How BMW’s M5 regained its swagger
We just drove the new M5 and are happy to relay that the fire has returned. Welcome back, road warrior. We missed you.
When it comes to fast four-door cars that retain an air of dignity, the BMW M5 has always been the standout. It’s a physically gifted warrior in a perfectly tailored suit. The sedan in which you give your CEO buddies a lift to lunch, then lay waste to back roads when the work day is done.
The last generation car, however, stumbled. The F10 car, as it was known internally, was faster than ever, but it felt remote. It had no real fire in its belly. Too robotic, less than emotional. We just drove the new M5, the F90 generation, and are happy to relay that the fire has returned. The executive race car is back in all of its glory.
BMWs have always danced the line between joy and precision. And if the previous car veered to stoicism, the 2018 M5 corrects itself beautifully. On paper, we might have worried. This is the first all-wheel-drive (AWD) M5. In fact, it’s the first AWD in an M sedan or coupe. There is no manual transmission offered. And the 4.4-litre V8 has two turbos affixed. Gone are the days of the raspy, naturally aspirated V8 or the monstrosity of a V10 found on previous generations.
And yet we found both the joy and precision in our very first laps around the Estoril racetrack in Portugal. (Leave it to BMW to prove that the M5 can stand up to a racetrack by running it on a former F1 circuit.) The V8 starts with a hearty whump. Heading out of the pits and on to the track, one could feel the power unspool seamlessly, a steady buildup of momentum as the 750 Nm comes on at a low 1,800 rpm, and the full 447 kW is accessed between 5,600 and 6,700 rpm. It’s worth revving this sucker, as a speed of 100 km/h comes on in a claimed (and probably conservative) 3.4 seconds.
For cars carrying 447 kW, it’s understandable why a marque wants to install AWD. The M5 will see plenty of buyers in snowy Connecticut after all. But too often, AWD systems shut down the fun. The new system, which BMW is calling M xDrive, is trick. In combination with its traction and stability modes, it allows the driver a vast array of sport modes. The latter selections range from sedate, to hardcore track driving, to a “rear wheel” mode where all of the torque is directed to the aft tires. Want to drift? That setting is the one.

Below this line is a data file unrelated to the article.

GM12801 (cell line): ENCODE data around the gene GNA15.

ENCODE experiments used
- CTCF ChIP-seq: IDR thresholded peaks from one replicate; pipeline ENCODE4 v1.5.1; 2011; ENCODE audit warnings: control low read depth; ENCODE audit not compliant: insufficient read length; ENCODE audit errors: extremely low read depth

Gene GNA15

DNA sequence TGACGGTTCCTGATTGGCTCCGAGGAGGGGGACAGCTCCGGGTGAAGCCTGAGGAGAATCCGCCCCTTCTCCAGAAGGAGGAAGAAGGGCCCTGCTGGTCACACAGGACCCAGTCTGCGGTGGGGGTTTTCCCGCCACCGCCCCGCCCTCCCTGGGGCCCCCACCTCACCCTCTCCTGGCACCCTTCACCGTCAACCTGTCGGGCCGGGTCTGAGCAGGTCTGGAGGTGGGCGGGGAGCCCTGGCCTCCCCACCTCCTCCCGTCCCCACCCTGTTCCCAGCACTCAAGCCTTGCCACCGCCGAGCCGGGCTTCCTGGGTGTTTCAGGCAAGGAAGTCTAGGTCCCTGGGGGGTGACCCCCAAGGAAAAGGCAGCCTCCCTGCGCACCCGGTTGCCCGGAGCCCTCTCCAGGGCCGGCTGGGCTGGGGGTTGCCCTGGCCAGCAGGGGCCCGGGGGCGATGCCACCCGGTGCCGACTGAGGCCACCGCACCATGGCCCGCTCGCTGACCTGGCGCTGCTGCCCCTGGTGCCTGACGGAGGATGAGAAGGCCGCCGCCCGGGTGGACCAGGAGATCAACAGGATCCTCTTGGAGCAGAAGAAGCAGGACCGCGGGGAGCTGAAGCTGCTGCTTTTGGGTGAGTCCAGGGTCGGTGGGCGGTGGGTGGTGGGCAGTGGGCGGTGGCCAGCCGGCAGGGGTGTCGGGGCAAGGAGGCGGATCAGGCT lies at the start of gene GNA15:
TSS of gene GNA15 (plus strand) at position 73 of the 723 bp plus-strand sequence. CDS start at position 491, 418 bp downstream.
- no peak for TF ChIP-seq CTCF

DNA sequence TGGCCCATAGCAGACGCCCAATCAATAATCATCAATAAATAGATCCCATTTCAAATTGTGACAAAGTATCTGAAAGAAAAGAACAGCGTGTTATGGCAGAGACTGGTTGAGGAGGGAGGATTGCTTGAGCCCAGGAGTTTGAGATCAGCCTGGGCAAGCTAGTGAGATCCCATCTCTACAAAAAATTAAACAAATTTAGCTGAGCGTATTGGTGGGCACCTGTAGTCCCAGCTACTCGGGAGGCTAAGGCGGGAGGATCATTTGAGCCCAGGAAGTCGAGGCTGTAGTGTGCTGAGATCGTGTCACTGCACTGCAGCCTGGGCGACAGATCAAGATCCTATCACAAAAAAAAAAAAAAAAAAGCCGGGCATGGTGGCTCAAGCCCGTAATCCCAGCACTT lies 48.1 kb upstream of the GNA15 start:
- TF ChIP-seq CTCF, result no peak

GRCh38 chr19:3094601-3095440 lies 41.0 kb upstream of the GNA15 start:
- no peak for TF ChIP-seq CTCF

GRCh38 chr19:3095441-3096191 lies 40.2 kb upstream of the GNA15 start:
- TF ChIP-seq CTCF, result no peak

If you’re lucky enough to find yourself on a racetrack, you can learn a lot about the way a car handles by its ability to handle long, curving corners. The Estoril racetrack serves up several such extended sweepers. Set to hardcore M Dynamic Mode — in which the car allows significant tire slide, but with the stability control waiting in the wings just in case — the M5 stuck magically to a parabolic line. Add in a little gas and the rear slides out a bit; lessen the gas and the nose follows the line again. It allows a knowledgeable driver to play using the right foot alone. That is a bit of BMW magic we thought we’d lost after the previous iteration. (It’s hell on tires, though. If you plan on taking the M5 to the track, plan on investing in a spare set — or three.)
The steering is good again, too. The marque has always been famous for its sense of “feel” in the steering, and you need that sense to be able to slip-slide around the track. This time, they nailed it.
The car weighs less than the last gen M5, despite the added weight of the AWD, thanks to a composite roof and lots of aluminum. Opt for the extraordinary carbon-fibre brakes, and you’ll also shave some kilograms where it matters most.
Most M5s will spend very little, or no, time on the track, so it better be good on the real road. And it is. Like many sports-minded carmakers, BMW has given a lot of attention to stiff suspensions. The resultant downside, however, is that the cars tend to beat you up. The M5’s suspension is best in comfort mode, even on winding mountain roads. There’s very little body lean, but the bumps are soaked up before they hit your butt. The transmission, an 8-speed torque converter, is also much easier to live with than the previous hard-shifting double-clutch transmission.
And, finally, it looks good. The lines are crisp, the M embellishments tastefully done. The aero body refinements are there for a reason, like buttons on a sleeve that actually work on a good suit. Welcome back, road warrior. We missed you.
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